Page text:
In well-organized, self-organized teamwork, roles help to identify whether people are in appropriate places. If I’m known as a tester on the project and I am suddenly indisposed, unavailable, or out of position, people are more likely to recognize that some of the testing work won’t get done.
Conversely, if someone else can’t fulfill their role for some reason, I’m prepared to step up and volunteer to help. Yet to be helpful, I need to coordinate consistently with the rest of the team to make sure our perceptions line up. On the one hand, I may not have have noticed important and necessary work. On the other, I don’t want to inflict help on the project, nor would it be respectful or wise for me to usurp anyone else’s role.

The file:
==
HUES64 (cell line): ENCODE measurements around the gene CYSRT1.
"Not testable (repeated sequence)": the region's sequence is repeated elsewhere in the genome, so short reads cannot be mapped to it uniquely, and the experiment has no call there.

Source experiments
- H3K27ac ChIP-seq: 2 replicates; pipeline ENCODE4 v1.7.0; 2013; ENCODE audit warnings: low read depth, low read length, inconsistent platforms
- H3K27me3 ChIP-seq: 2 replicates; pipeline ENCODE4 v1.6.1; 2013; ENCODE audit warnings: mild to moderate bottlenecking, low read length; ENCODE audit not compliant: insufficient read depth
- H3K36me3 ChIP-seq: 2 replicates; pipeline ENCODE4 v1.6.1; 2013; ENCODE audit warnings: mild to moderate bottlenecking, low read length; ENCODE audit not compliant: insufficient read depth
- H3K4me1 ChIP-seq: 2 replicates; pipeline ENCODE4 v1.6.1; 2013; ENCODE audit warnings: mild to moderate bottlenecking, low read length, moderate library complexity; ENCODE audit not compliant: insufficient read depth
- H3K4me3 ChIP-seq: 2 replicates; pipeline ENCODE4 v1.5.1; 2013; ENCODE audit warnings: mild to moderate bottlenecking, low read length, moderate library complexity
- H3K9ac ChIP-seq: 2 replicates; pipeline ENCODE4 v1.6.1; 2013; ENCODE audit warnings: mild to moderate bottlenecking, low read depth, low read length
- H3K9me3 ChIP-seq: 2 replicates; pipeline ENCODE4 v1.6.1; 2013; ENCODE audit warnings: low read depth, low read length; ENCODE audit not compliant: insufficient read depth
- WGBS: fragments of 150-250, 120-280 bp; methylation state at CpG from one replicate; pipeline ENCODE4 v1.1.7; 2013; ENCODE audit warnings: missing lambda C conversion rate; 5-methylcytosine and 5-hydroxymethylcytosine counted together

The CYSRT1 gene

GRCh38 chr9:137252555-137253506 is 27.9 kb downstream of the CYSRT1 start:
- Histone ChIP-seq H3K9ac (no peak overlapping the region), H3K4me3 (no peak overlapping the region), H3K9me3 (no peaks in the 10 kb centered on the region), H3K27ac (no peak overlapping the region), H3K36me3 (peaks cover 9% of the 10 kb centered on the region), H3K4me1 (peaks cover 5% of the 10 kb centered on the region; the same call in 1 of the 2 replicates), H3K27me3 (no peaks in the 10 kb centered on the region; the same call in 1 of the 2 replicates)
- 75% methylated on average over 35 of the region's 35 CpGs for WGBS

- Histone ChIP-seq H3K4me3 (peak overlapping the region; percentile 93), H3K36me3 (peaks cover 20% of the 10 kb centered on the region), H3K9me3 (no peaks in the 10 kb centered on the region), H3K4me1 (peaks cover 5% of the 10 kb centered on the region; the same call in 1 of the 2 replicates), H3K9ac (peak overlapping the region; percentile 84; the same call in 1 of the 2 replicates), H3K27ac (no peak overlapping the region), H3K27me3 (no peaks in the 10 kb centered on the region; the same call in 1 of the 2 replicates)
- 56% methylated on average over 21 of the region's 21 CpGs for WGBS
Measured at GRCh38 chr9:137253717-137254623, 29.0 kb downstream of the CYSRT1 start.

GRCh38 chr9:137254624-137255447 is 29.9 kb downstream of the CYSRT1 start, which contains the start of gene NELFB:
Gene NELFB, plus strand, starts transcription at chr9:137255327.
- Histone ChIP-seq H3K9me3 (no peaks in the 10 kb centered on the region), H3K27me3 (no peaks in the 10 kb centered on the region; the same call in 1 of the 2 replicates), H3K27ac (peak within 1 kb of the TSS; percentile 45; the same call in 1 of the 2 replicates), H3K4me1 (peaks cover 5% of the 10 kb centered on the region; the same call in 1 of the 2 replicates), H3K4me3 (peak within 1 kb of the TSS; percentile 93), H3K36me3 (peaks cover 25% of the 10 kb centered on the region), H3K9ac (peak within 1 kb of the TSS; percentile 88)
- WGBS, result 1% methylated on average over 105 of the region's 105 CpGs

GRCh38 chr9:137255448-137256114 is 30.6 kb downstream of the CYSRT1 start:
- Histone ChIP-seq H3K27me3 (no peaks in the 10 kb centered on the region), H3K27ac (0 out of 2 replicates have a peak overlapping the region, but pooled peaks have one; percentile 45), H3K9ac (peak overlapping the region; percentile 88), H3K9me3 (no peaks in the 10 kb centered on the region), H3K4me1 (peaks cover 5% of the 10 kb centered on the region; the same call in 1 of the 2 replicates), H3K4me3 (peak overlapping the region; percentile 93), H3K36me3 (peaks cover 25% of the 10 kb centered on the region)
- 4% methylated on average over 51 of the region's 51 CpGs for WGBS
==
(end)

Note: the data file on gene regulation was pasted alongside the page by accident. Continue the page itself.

Shifting positions to adapt to a changing situation can be a lot easier when roles help to frame where we’re coming from, where we are, and where we’re going.
A role is not a full-body tattoo, permanently inscribed on me, difficult and painful to remove. A role is not a straitjacket. I wouldn’t volunteer to wear a straitjacket, and I’ll resist if someone tries to put me into one. As Kent Beck has said, “Responsibility cannot be assigned; it can only be accepted. If someone tries to give you responsibility, only you can decide if you are responsible or if you aren’t.” (from Extreme Programming Explained: Embrace Change)
I also (metaphorically) study escape artistry in the unlikely event that someone manages to constrain me. When I adopt a role, I must do so voluntarily, understanding the commitment I’m making and believing that I can perform it well—or learn it in a hurry.
I might temporarily adopt a third-order role normally taken by someone else, but in the long run, I can’t commit to a role without full and ongoing understanding, agreement, and consent between me and my clients.
If I resist accepting a role, I don’t do so capriciously or arbitrarily, but for deeply practical reasons related to three important problems.